Thursday, March 11, 2010 | 12:51 p.m.
Arguing that state legislators had no constitutional right to take $62 million collected to build a pipeline into Lake Mead, the Clean Water Coalition decided today to sue the state to keep the money.
The coalition’s board voted 3-1 to file a lawsuit, with only Las Vegas City Councilman Steve Ross voting against it.
Larry Brown, coalition board chairman, said allowing the state to take the money would set a “bad precedent,” adding that the money — from connection fees charged to developers — was collected for an “express project.”
“If the state has the legal ability to (take) capital funding to balance the state budget, it sets a horrible precedent,” he added.
Voting with Brown were Henderson Councilman Steve Kirk and North Las Vegas Councilman Robert Eliason.
The repercussions of their vote, however, could mean state’s schools will suffer. Barbara Buckley, speaker of the Assembly, told the Sun a week ago the state would reduce funding by 3.5 percent to public education and the state’s higher education system to make up for the $62 million, if it's lost. About $44 million would come from K-12 schools; and $18 million would come from universities' budgets.
The coalition cast their vote after its attorney, Bob Marshall, characterized suing as a “proactive” move, one that he felt had a very good chance of winning in court.
That conclusion differs from that of at least one casino that has paid large sums into the coalition’s fund. A spokesman for MGM Mirage told the Sun last week that its attorneys believed the state had the right to take the money. The casino-resort giant paid $362,000 in connection fees to the coalition.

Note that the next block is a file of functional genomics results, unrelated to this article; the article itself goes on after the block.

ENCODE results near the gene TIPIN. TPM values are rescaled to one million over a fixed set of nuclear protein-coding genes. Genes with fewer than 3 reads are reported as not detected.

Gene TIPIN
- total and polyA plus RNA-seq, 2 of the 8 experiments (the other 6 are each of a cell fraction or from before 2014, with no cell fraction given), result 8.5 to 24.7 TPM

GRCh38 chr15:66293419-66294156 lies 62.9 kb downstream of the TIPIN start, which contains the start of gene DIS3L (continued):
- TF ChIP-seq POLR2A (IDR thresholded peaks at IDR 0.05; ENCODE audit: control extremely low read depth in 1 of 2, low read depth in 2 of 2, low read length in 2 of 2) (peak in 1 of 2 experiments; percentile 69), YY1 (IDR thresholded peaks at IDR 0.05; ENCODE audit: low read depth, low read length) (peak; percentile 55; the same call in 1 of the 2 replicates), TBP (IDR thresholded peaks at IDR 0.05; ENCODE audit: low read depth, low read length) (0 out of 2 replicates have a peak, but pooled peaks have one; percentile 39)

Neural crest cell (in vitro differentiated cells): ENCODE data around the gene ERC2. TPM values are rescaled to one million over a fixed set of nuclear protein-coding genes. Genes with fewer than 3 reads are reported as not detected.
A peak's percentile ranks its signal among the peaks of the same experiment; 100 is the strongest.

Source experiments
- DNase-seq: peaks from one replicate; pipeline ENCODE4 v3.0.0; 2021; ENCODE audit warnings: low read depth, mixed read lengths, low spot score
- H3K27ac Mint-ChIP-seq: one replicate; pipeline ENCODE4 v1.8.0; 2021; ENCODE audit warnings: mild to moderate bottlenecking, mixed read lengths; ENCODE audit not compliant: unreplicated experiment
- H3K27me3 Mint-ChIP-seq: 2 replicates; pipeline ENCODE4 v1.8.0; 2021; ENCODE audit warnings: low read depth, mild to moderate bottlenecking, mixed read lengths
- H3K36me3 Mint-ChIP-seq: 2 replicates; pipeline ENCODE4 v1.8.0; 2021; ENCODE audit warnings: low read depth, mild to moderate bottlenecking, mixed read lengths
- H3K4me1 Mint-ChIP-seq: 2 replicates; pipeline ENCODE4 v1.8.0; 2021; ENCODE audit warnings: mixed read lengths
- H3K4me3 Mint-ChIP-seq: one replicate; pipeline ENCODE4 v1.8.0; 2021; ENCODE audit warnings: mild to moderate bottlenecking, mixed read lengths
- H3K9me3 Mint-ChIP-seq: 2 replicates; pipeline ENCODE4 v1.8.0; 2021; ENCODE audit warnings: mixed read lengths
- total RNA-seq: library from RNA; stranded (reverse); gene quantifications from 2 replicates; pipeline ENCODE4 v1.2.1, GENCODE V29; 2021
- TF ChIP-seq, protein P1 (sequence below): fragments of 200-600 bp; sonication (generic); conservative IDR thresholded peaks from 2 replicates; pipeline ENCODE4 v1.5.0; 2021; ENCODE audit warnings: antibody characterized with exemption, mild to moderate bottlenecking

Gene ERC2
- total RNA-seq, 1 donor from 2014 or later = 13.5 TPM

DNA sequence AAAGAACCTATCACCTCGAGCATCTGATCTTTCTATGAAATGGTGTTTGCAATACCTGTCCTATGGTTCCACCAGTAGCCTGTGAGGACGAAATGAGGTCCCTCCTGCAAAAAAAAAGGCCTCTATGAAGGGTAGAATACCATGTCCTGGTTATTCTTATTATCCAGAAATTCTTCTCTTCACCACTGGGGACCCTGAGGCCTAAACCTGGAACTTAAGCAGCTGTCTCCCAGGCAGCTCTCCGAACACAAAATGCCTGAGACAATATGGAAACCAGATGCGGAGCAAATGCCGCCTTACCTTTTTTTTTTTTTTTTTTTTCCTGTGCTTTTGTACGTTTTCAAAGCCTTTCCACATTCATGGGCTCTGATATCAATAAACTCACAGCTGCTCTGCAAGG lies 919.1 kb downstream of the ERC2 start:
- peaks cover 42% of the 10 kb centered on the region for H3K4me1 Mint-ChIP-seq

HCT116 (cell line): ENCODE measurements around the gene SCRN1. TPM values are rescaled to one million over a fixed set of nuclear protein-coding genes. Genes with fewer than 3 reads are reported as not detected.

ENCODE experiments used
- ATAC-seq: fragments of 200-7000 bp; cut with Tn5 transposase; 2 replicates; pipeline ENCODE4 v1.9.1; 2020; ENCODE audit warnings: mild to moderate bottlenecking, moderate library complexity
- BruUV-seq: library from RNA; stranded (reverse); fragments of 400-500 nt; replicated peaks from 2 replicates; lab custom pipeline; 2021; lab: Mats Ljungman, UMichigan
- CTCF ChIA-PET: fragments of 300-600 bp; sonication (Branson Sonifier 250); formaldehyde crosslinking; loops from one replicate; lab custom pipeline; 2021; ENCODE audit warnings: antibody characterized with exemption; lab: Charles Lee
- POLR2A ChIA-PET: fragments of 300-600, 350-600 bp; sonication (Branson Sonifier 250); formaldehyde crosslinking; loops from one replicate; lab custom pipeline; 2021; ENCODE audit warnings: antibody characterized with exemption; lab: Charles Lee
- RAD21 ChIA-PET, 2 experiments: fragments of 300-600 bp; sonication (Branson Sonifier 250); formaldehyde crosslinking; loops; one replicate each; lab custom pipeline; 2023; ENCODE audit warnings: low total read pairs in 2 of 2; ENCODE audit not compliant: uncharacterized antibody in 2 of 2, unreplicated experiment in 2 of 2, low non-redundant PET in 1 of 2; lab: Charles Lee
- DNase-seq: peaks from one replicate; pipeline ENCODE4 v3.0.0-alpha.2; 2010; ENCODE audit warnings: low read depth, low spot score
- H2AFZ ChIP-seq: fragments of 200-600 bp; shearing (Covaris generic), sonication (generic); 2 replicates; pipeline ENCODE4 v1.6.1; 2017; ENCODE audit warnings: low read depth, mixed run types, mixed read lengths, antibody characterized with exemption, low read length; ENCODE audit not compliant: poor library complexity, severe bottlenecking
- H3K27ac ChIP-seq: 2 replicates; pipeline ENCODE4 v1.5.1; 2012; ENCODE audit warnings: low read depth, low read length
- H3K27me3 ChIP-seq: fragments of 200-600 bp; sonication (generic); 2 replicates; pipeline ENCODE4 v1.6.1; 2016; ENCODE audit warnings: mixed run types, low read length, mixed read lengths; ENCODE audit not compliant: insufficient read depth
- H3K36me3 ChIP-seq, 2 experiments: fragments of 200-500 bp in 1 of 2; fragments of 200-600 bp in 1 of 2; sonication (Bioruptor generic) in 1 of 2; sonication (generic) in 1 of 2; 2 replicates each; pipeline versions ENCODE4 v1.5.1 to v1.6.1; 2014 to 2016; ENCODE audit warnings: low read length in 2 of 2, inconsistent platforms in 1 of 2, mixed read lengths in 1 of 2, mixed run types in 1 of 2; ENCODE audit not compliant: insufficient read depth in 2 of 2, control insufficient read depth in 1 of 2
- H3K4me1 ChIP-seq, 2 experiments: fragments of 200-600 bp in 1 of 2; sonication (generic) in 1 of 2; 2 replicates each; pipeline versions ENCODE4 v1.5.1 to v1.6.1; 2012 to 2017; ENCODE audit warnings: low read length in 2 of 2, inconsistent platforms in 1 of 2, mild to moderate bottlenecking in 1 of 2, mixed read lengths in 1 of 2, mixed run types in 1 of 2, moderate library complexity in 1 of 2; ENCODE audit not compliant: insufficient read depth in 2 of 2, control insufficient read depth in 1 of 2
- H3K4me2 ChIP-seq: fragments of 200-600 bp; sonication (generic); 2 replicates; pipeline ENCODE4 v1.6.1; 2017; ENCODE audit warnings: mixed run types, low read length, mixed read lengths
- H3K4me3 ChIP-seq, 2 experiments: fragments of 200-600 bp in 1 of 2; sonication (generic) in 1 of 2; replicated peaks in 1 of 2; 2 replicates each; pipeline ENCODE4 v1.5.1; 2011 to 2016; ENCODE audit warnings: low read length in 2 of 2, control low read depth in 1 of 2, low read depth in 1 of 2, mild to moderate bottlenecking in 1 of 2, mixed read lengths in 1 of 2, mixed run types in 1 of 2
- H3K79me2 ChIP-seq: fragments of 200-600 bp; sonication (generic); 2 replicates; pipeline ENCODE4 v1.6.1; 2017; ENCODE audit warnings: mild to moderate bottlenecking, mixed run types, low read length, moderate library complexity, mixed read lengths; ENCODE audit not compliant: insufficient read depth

Other casinos, including the Hard Rock, which paid $892,000, did not seem interested in suing.
But the M Resort in Henderson paid some $700,000 in connection fees and didn’t like the state’s move. So it sent a letter threatening to sue if the state took the money.
After the coalition board’s vote, attorney Chris Kaempfer, representing M Resort, said if the coalition wins a lawsuit against the state, M Resort would not ask for the money back “as long as it is being used for clean water purposes.”
But there’s a chance that even with a win, the coalition might cease to exist in the near future.
The coalition was created in the early 2000s to oversee construction of an $880 million pipeline that would funnel treated wastewater deep into Lake Mead. The idea was that it would better dilute the water than letting it drain into the shallow Las Vegas Bay, an inlet of Lake Mead.
Legislators have said they felt free to take the money because the coalition board voted to mothball the project in December, after member agencies argued the pipeline was no longer needed because wastewater treatment technology had improved so drastically.
Since the coalition’s primary mission was to build the pipeline, the coalition might have been expected to fold. Instead, the coalition board said its primary mission is to improve water quality and that could mean many things that might be expensive and might require the Clean Water Coalition to keep the money.
The coalition board was going to decide in future meetings if that meant they would keep the $62 million or refund it. The coalition also collects sewer fees totaling about $8 per year, totaling $7 million a year, from the average residence. The board still has not decided whether to keep collecting that money, lower the amount collected or to kill the fee altogether.